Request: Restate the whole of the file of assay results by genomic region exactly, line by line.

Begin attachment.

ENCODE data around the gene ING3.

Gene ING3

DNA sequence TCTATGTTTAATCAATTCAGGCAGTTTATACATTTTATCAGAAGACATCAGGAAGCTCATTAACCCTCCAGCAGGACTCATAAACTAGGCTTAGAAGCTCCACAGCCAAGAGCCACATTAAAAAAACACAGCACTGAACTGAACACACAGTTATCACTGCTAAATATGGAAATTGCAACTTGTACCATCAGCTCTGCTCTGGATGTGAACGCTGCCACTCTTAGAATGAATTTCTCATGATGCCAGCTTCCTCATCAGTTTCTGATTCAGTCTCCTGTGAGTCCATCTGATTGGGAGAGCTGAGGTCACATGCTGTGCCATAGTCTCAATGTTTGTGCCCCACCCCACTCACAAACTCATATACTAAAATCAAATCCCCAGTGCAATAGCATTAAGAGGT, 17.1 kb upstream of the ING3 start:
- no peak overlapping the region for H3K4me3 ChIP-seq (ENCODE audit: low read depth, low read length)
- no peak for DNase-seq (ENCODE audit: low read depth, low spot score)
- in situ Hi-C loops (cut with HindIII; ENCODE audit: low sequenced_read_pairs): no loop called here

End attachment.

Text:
ENCODE data around the gene ING3.

Gene ING3

DNA sequence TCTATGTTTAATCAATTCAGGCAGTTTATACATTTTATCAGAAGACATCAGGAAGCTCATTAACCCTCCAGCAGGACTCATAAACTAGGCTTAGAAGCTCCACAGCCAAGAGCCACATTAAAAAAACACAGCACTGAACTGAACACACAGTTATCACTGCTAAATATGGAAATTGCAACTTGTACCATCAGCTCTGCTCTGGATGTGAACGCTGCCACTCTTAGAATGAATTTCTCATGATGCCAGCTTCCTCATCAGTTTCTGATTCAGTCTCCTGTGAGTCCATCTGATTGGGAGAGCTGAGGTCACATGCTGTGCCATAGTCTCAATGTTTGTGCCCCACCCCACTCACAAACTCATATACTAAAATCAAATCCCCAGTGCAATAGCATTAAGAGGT, 17.1 kb upstream of the ING3 start:
- no peak overlapping the region for H3K4me3 ChIP-seq (ENCODE audit: low read depth, low read length)
- no peak for DNase-seq (ENCODE audit: low read depth, low spot score)
- in situ Hi-C loops (cut with HindIII; ENCODE audit: low sequenced_read_pairs): no loop called here